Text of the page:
WHAT DO YOU SEE?
It’s always easy to see what is wrong rather than what is right in situations. John D. Rockefeller was head of Standard Oil Company. A man high in his organization made a bad decision that cost the company $2 million. When people in the company heard about it, they were afraid to be in Rockefeller’s presence because they knew he was trying to figure out what to do to the man who was responsible for the loss.
Ed Redford had an appointment with Rockefeller. He entered his office and saw Rockefeller sitting behind his desk working feverishly, so he figured he had better be quiet. He just stood there.
Mr. Rockefeller looked up and saw him and said, “Ed, how are you doing? Have you heard what so-and-so did to our company—lost $2 million?”
Redford indicated that he knew. Rockefeller then said, “Would you come and give me a little help for a moment? I’m trying to decide what to do about that situation. Before I make a decision, I am just going through an exercise.”
Rockefeller invited Redford to come see what he was doing. Redford went behind Rockefeller’s desk and saw a white sheet of paper and the responsible man’s name written across the top of it. There was a line drawn down the center of the paper, and on the left side it said, “good things done for the company.” On the other side it said, “bad things done to the company.”
Mr. Rockefeller said, “Ed, do you know what’s amazed me? I’m looking here and see over ten things that he has done that has made this company money. In fact, he has made ten times as much money for this company as he lost. The only bad thing I can find is just that one mistake. I was ready to fire him, but you know, he’s probably one of our best people.”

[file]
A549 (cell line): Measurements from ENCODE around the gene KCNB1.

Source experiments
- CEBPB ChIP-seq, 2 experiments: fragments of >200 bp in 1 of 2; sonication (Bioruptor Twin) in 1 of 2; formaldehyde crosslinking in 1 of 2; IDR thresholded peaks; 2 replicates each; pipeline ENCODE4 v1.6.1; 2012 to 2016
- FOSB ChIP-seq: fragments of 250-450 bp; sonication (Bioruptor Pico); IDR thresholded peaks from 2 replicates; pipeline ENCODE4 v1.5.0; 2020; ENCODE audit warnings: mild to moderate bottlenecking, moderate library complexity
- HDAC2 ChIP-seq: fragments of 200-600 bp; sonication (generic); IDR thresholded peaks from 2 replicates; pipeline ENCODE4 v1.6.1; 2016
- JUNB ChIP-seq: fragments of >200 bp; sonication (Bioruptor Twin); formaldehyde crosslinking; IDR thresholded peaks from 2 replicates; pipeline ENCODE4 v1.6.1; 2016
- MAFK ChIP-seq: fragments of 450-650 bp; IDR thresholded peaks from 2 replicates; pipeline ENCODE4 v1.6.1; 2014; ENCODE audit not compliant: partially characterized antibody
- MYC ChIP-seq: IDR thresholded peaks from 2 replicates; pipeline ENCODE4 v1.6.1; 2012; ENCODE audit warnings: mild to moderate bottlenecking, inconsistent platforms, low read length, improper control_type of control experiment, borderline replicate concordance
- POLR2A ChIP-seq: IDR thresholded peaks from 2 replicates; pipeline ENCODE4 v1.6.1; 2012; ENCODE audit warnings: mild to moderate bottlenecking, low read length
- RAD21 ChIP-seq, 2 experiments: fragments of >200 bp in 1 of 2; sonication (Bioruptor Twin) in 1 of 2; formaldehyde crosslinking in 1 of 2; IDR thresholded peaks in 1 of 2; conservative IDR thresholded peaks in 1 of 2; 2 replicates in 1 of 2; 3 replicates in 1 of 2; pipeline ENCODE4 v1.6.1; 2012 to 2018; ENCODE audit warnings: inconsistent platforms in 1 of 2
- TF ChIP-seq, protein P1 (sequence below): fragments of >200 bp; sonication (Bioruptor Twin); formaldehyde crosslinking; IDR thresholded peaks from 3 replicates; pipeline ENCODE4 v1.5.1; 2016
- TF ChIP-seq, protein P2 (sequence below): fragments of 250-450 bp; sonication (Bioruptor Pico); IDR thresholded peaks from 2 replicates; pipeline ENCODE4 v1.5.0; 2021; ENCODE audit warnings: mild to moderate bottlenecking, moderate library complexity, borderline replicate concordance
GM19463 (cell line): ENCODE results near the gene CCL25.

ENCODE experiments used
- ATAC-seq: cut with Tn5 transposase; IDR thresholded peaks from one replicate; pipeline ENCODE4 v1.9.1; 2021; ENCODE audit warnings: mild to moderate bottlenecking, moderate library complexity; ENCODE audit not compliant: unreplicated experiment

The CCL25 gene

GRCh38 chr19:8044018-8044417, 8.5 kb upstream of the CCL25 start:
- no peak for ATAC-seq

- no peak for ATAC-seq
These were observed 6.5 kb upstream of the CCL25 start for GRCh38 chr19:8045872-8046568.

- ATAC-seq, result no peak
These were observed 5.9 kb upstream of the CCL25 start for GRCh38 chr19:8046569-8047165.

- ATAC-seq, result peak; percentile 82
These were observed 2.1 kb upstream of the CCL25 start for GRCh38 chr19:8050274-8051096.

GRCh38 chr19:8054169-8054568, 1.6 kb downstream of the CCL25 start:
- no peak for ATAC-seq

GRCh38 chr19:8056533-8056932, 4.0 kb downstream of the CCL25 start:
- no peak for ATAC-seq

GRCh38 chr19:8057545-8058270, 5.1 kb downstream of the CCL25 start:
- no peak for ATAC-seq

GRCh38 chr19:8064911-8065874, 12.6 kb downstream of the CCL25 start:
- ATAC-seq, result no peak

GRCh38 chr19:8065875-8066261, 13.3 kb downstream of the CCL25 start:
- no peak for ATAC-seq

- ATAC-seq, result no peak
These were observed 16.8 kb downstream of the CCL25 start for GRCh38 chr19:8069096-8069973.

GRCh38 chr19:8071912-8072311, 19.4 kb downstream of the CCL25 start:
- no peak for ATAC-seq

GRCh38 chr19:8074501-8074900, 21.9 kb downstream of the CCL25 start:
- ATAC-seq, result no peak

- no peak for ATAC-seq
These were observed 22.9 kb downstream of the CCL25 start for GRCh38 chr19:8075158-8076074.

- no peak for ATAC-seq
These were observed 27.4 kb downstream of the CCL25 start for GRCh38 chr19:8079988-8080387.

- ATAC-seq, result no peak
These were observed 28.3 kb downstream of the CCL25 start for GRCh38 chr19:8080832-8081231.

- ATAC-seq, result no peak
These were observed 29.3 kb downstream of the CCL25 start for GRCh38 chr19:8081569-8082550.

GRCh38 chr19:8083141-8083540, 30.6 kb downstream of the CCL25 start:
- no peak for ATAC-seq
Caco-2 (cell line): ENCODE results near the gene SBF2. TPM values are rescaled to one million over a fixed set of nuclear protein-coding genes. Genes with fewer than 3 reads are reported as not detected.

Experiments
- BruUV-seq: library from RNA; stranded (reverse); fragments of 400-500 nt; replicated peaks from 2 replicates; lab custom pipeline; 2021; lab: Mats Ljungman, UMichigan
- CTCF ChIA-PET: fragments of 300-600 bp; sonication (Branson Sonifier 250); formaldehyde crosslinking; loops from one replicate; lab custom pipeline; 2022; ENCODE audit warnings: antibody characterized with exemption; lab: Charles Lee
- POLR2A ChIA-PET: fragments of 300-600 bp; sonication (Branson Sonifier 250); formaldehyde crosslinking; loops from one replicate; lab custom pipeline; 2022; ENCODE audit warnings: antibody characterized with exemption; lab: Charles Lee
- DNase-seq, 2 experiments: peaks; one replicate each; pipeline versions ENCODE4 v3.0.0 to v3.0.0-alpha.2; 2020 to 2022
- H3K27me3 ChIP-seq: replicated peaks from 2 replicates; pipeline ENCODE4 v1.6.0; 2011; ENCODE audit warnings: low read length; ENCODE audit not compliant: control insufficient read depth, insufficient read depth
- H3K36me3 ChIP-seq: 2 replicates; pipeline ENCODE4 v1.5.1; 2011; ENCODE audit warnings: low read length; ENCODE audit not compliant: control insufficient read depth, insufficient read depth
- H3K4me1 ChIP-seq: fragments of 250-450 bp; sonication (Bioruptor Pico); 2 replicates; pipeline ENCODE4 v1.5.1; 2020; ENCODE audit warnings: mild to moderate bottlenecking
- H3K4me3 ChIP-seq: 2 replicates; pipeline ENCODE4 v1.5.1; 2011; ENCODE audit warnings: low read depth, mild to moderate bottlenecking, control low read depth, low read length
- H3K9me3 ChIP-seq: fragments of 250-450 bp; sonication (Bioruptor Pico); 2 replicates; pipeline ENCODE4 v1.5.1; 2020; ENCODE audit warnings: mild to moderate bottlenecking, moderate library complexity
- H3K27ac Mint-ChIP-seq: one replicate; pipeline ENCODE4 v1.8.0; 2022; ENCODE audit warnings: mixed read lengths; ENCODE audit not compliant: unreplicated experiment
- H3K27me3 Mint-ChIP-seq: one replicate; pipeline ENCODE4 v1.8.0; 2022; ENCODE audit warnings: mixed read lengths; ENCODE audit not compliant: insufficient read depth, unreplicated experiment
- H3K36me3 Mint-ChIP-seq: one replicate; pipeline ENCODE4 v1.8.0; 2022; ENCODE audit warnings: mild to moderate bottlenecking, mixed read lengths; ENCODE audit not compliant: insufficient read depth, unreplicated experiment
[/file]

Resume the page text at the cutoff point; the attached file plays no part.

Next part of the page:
Ed Redford said that he learned the biggest lesson that day. Whenever he started to deal with a situation, he wanted the wisdom to see the whole situation and not just an isolated incident.
When you see something, ask God to help you see the whole situation—not just isolated parts. When you look at your kids, you can find something wrong with every child you have, but for every one thing you find wrong with them, I expect you will find ten things right. When you look at the church, you can find some things wrong, but I think you will find ten times as many things that are right. Wouldn’t we be better off if we could see people and things as God sees them?
An old Chinese proverb says, “One-third of what we see is in front of our eyes, but two-thirds is behind our eyes.”
Paul wrote, “Summing it all up, friends, I’d say you’ll do best by filling your minds and meditating on things true, noble, reputable, authentic, compelling, gracious—the best, not the worst; the beautiful, not the ugly; things to praise, not things to curse. Put into practice what you learned from me, what you heard and saw and realized. Do that, and God, who makes everything work together, will work you into His most excellent harmonies.” (Philippians 4:8)
When Jesus looked at Peter, He didn’t see an aggressive, loud, impulsive, selfish fisherman, but Jesus saw a missionary to the Gentiles. When Jesus looked at Paul, He didn’t see a self-righteous, Pharisaical, violent bully, but Jesus saw the leader of His cause for the future.
Two questions. When Jesus looks at you, what does He see? When you look at other people, what do you see?